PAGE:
|Year : 2014 | Volume
| Issue : 6 | Page : 95-97
Lipoid proteinosis (Urbach-Wiethe disease) in two siblings
Rekha Thaddanee1, Ajeet Kumar Khilnani2, Purna Pandya3, Mayank Chaturvedi4
1 Department of Pediatrics, Gujarat Medical Education and Research Society Medical College and Hospital, Dharpur, Patan, Gujarat, India
2 Department of Ear, Nose and Throat, Gujarat Medical Education and Research Society Medical College and Hospital, Dharpur, Patan, Gujarat, India
3 Department of Dermatology, Gujarat Medical Education and Research Society Medical College and Hospital, Dharpur, Patan, Gujarat, India
4 Department of Dentistry, Gujarat Medical Education and Research Society Medical College and Hospital, Dharpur, Patan, Gujarat, India
|Date of Web Publication||5-Dec-2014|
Dr. Rekha Thaddanee
Department of Pediatrics, Gujarat Medical Education and Research Society Medical College and Hospital, Dharpur, Patan - 384 265, Gujarat
Source of Support: None, Conflict of Interest: None
| Abstract|| |
Lipoid proteinosis is a very rare autosomal recessive disorder characterized by deposition of hyaline material in the skin and the upper aerodigestive tract. Hoarseness of voice occurs very early in life and airway obstruction may occur. Characteristic skin lesions include multiple brown atrophic scars over face and distal extremities, beaded papules over the margins of the eyelids and verrucous nodules over the friction bearing areas (elbows, knees). The overall prognosis is good. There is no definitive treatment.
Keywords: Autosomal recessive disease, hyalinosis cutis et mucosae, lipoid proteinosis, Urbach-Wiethe disease
|How to cite this article:|
Thaddanee R, Khilnani AK, Pandya P, Chaturvedi M. Lipoid proteinosis (Urbach-Wiethe disease) in two siblings. Indian Dermatol Online J 2014;5, Suppl S2:95-7
|How to cite this URL:|
Thaddanee R, Khilnani AK, Pandya P, Chaturvedi M. Lipoid proteinosis (Urbach-Wiethe disease) in two siblings. Indian Dermatol Online J [serial online] 2014 [cited 2020 Feb 26];5, Suppl S2:95-7. Available from: http://www.idoj.in/text.asp?2014/5/6/95/146168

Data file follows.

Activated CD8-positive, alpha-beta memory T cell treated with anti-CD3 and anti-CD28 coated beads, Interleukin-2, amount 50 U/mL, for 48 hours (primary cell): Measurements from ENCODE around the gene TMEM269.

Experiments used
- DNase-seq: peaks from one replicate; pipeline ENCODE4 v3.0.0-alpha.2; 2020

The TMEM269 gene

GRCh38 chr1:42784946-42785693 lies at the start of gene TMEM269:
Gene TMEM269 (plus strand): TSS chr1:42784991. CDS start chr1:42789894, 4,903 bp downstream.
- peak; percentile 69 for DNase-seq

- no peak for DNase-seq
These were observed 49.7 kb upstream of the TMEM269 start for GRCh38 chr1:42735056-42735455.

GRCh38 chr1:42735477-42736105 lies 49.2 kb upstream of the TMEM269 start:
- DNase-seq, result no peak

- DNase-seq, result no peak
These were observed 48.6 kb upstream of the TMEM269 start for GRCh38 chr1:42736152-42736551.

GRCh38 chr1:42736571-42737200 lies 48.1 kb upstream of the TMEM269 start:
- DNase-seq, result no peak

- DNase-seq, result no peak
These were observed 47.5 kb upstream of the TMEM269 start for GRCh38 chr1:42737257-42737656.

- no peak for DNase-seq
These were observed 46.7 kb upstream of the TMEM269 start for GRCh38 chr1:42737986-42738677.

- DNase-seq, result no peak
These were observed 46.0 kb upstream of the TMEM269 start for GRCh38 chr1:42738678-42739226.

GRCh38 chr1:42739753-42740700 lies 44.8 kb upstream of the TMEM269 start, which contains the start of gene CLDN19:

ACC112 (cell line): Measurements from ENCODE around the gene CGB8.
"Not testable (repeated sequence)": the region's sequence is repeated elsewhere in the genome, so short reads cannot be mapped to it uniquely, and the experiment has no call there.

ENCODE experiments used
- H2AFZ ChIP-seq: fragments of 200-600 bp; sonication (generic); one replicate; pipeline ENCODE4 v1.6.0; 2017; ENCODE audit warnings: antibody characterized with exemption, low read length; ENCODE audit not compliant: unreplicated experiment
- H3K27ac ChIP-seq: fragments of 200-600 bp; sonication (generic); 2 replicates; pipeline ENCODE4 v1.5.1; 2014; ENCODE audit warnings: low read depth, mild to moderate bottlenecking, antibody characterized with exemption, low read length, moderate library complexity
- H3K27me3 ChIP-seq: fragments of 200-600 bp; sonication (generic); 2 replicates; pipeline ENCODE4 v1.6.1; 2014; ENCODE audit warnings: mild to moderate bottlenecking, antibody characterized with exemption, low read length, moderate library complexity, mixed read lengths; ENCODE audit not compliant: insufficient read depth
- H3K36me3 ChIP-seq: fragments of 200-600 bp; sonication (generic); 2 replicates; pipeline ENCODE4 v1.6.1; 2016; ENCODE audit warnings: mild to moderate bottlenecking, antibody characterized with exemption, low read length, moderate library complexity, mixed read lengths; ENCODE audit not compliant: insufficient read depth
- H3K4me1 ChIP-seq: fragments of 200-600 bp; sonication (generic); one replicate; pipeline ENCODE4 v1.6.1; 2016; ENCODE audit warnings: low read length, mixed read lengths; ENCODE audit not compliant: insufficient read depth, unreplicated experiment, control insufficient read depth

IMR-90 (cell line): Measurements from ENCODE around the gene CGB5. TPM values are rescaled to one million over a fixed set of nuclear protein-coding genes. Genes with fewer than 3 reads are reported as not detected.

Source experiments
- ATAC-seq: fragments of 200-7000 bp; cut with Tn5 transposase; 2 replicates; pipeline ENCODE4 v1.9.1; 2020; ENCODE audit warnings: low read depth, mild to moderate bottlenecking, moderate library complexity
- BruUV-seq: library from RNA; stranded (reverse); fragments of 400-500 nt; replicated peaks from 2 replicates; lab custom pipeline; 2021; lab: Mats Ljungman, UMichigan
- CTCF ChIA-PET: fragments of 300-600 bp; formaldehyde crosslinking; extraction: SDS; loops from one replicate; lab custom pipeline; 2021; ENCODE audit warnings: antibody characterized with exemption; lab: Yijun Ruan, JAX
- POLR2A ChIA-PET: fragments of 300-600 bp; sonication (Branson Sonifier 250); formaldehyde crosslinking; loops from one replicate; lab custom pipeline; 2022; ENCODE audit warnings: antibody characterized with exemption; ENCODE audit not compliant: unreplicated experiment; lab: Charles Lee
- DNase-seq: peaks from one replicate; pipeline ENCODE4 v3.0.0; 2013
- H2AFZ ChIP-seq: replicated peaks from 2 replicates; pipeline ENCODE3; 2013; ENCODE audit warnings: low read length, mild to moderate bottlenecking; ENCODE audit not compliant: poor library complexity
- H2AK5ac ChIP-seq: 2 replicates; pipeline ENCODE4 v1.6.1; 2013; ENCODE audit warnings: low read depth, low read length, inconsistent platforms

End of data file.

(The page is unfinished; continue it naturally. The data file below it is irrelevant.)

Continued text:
| Introduction|| |
Lipoid proteinosis, also known as hyalinosis cutis et mucosae (Urbach-Wiethe disease), is a rare autosomal recessive disease usually presenting with mucocutaneous lesions starting since birth. It was first reported by Erich Urbach and Camillo Weith in 1929. Till date, around 300 cases have been reported in literature. Rarely, two siblings are affected, particularly in consanguineous marriages. All the clinical features of the disease may not be present in all cases. The presence of all characteristic clinical features of Urbach-Wiethe disease in both siblings in our case makes this a unique case report.
| Case Report|| |
An 11-year-old male patient, born to consanguineous parents, presented with hoarseness of voice since early childhood, multiple scars over the skin of face and dorsum of hands, and papules over elbows and buttocks. One of his two younger sisters, 9 years old, had similar complaints. Patient was normal at birth, but after 3 days of life developed weak cry and hoarseness of voice. At 2 months of age skin lesions began to appear. Initially, only face was involved; subsequently, lesions appeared over the buttocks, knees, and elbows. At presentation, both siblings had multiple brownish atrophic scars over the face [Figure 1]. Hypertrophied and hyperkeratotic nodules were present over the elbows [Figure 2]. Beaded papules were seen along the margins of the eyelids [Figure 3]. The tongue was thick and could not be protruded [Figure 4]. Patchy diffuse alopecia was seen in both the siblings. Under general anesthesia, direct laryngoscopic examination was done in the male patient. Both vocal cords were thickened, though the glottic space was adequate. The mucosa over rest of the larynx was pale and irregular. Histopathology of a verrucous papule from the elbow revealed diffuse dermal deposition of a pale, homogenous, eosinophilic, hyaline-like material around blood vessels and adnexa (sweat glands), which was Congo-red-negative and Periodic acid-Schiff (PAS) positive [Figure 5]. Epidermal hyperkeratosis was also noted. Radiograph of the skull did not reveal any calcifications. Biochemical parameters were within normal limits.